Photo: Tennessee Capitol in Nashville
Photo Credit: Ken Lund / CC
Published April 9, 2021
By William Haupt III [contributor to The Center Square & The Tennessee Conservative] –
Nashville, TN – Three bills passed the House Chamber this week and one is on the agenda that Tennessee Conservatives need to know about.
STRONG Act expands opportunities for Tennessee Guardsmen
The House chamber this week unanimously approved legislation that will expand eligibility for tuition reimbursement for Tennessee National Guardsmen under Tennessee’s Support, Training, and Renewing Opportunity for National Guardsmen (STRONG) Act.
The STRONG Act provides eligible service members in the Tennessee National Guard with tuition reimbursement for coursework completed as a full-time student in pursuit of their bachelor’s degree.
Republican leaders are sponsoring House Bill 83 which expands eligibility to service members for a master’s degree and certificate-producing programs.
It provides tuition reimbursement for up to 120 hours for a bachelor’s degree, 40 hours for a master’s degree and 24 hours for a vocational or technical program. The legislation also provides reimbursement for up to 30 additional hours for any service member enrolled in ROTC or other officer-producing programs while pursuing a bachelor’s degree or master’s degree.
Students enrolled in officer-producing programs are required to take certain courses which can be outside the requirements of their chosen degree. This could lead to ROTC students hitting the credit hour cap before obtaining their degree and losing their eligibility for additional reimbursement. Finally, the bill extends the program for four more years until June 30, 2025.
The STRONG Act has boosted recruitment of service members in the National Guard since its enactment in 2017. This legislation aims to retain and renew more service members by offering additional education benefits. The Senate version of the bill is expected to be considered for passage in the coming weeks.
Legislation addressing teacher shortage passes in the House
Legislation that addresses Tennessee’s teacher shortage passed the House on Monday. House Bill 533 simplifies the process for teachers who are moving to Tennessee to receive an appropriate teaching license, helping qualified teachers get into classrooms quicker.
The bill allows out-of-state educators who possess the equivalent of a Tennessee professional teacher’s license in their current state to receive a Tennessee professional-level license without being required to take an assessment or receive certain evaluation scores. The Tennessee State Board of Education will have the authority to promulgate rules regarding the reciprocal licenses.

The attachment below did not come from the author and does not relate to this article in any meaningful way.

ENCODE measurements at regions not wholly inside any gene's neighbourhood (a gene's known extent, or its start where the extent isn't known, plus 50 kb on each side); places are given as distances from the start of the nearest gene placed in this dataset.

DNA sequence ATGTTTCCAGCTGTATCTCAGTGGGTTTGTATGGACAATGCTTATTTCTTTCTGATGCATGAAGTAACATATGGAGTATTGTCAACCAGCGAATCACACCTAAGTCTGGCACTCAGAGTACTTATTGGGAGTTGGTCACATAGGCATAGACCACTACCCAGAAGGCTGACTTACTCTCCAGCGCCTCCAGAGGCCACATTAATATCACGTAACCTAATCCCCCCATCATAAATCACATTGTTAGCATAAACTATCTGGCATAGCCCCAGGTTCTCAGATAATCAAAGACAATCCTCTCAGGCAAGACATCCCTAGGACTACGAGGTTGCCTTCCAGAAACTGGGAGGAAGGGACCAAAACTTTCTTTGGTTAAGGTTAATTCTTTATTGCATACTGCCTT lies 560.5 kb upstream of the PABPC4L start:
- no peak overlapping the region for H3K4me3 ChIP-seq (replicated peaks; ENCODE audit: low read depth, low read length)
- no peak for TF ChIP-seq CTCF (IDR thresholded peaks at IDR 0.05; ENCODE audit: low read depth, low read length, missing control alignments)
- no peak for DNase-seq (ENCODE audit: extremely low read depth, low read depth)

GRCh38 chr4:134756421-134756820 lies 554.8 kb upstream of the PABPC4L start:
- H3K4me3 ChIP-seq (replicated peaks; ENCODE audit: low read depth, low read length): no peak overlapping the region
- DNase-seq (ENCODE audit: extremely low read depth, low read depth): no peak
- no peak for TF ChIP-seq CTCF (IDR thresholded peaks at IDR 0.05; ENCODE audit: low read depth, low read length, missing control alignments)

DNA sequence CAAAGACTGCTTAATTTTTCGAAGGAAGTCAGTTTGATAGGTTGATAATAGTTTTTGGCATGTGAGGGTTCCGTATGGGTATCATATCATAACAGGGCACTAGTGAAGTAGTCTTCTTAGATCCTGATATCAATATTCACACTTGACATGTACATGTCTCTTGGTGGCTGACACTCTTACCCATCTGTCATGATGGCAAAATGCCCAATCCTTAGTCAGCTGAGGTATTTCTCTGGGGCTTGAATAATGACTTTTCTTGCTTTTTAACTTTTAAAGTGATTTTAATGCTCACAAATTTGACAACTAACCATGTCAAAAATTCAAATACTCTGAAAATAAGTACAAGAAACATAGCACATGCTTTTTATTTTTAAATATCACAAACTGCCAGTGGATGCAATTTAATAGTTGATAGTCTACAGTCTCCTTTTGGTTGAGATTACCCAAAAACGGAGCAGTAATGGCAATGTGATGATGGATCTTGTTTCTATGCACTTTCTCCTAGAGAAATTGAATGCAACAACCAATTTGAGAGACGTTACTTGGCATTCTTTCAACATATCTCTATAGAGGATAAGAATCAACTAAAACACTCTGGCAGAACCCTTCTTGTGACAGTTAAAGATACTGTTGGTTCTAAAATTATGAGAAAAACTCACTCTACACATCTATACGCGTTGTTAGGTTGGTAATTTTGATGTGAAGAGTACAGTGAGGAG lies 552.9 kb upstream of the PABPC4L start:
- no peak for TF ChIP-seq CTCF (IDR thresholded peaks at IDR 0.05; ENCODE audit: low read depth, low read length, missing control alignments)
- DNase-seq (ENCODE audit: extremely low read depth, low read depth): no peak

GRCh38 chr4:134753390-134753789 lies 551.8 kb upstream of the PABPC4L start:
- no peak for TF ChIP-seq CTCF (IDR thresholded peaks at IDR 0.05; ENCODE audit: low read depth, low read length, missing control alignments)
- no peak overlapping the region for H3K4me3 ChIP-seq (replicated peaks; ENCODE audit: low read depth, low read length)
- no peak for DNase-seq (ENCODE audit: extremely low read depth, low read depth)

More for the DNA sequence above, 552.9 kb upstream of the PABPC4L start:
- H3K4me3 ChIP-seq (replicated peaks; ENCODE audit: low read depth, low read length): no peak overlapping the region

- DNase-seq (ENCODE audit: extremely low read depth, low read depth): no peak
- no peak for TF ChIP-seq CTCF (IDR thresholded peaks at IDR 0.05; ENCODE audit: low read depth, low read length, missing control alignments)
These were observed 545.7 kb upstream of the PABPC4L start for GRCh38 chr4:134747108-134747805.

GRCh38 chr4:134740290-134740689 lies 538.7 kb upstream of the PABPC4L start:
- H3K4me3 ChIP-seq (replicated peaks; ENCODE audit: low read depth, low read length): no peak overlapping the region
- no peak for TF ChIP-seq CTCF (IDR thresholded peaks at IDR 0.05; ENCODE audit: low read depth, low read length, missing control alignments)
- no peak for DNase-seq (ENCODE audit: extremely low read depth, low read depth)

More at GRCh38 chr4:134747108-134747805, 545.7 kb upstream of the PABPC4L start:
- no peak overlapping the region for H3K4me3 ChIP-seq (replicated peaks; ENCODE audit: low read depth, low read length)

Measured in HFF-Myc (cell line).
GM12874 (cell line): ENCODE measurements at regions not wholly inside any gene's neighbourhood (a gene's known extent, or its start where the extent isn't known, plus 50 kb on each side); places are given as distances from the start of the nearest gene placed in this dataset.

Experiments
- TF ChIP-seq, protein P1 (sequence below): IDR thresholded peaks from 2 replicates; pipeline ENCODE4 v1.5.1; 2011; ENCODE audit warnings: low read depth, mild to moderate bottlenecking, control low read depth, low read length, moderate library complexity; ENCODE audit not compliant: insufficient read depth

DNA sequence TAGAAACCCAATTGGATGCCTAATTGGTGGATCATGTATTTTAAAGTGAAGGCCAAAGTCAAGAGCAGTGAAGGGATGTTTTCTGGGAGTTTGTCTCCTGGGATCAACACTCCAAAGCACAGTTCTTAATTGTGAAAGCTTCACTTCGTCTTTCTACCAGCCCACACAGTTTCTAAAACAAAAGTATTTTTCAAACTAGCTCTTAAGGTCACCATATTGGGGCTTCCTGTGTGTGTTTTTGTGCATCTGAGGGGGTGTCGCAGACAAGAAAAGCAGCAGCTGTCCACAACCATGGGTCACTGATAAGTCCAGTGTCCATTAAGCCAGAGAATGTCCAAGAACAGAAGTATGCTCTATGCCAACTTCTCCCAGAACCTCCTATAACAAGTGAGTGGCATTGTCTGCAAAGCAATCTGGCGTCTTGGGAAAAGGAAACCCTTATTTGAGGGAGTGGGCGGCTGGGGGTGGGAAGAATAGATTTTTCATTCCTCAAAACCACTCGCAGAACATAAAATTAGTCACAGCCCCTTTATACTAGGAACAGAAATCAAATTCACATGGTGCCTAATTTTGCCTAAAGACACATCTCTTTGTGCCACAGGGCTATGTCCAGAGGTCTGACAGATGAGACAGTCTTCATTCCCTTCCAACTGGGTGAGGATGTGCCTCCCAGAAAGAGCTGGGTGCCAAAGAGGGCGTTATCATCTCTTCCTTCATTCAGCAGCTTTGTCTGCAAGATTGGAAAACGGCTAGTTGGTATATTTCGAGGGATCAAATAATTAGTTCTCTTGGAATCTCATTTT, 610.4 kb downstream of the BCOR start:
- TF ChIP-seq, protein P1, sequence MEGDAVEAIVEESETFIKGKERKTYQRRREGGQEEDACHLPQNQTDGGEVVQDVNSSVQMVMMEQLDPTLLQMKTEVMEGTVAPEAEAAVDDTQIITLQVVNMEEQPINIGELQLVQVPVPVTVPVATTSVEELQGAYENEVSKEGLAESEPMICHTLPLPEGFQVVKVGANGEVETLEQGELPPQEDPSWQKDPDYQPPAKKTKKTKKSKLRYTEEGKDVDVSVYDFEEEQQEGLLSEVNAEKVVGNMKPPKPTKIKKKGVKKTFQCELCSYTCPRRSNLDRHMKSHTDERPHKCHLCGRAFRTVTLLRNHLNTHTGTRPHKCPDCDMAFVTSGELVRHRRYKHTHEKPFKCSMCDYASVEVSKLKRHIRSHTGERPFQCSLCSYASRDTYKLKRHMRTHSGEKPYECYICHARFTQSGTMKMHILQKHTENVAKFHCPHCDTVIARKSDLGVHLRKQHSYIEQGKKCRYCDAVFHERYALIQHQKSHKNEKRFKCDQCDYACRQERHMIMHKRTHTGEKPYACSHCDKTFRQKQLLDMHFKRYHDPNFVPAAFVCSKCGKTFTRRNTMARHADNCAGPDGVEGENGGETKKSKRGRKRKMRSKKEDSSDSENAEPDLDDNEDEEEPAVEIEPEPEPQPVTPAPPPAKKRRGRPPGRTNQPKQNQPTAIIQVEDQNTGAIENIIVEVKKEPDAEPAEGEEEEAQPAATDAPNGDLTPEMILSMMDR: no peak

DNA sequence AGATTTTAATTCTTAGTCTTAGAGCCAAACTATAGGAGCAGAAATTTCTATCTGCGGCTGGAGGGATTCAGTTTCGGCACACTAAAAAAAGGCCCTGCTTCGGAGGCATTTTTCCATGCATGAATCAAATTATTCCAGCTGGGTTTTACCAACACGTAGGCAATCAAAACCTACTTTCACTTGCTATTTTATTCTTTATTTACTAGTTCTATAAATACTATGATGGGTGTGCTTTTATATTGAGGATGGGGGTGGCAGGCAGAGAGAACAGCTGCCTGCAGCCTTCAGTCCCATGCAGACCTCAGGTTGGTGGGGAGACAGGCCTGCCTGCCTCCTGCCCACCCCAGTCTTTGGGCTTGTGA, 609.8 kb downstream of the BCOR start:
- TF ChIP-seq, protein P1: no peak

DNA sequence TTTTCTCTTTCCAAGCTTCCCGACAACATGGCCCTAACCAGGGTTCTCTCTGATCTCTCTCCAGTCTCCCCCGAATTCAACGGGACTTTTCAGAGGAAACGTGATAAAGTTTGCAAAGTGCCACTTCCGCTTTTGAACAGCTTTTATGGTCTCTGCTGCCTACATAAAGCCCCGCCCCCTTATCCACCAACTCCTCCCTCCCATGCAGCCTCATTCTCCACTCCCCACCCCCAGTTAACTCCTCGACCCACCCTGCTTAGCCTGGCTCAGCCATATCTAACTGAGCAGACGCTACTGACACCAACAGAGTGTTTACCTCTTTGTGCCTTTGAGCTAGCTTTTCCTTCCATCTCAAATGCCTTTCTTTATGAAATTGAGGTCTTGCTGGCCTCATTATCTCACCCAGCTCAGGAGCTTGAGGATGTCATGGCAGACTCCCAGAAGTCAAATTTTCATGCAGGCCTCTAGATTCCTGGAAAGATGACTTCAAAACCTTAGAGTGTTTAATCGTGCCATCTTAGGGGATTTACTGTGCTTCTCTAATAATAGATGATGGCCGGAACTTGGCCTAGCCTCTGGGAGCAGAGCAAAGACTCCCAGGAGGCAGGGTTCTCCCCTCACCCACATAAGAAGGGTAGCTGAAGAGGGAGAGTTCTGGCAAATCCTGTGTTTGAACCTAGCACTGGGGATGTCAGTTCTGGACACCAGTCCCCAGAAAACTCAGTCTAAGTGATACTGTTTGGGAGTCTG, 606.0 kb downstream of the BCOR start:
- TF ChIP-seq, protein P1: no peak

House Bill 533 now heads to Gov. Bill Lee’s desk for his signature.
Houses passes legislation to curb cell phones usage in prisons
The House chamber unanimously passed legislation addressing ongoing security and public safety concerns in Tennessee prisons. Dangerous inmates are getting access to cell phones and using them to direct criminal activity despite the fact that they are confined within penitentiary facilities. They have been used in the planning of escapes, drug dealing, money extortions, witness/victim intimidation, and violent crimes such as murder.
House Bill 1343 aims to curb the practice by making the possession of a telecommunications device in a penal institution a Class E felony, punishable by a fine of up to $3,000 on second offense.
Current law makes it a felony offense to introduce a telecommunications device into a prison, but possession by an inmate is not a crime.
This has hampered the ability of prison officials to place cell phones found in possession of an inmate in the stolen phone database or to get a subpoena to uncover evidence of criminal activity recorded on the device. It also prevents them from prohibiting future access to the phone number because possession by the inmate is not a crime under current Tennessee law.
House Bill 1343 helps law enforcement get over that hurdle by making it a felony offense.
Legislation targets thefts of catalytic converters
Legislation that aims to decrease thefts of catalytic converters in Tennessee was up for consideration in the House chamber on April 8. In partnership with local and state law enforcement agencies, House Bill 1155 targets those who steal catalytic converters from cars.
The bill requires any entity engaged in buying these unattached parts to notify law enforcement of these purchases. This will support the creation of a registry which will help suppress criminal activity in Tennessee.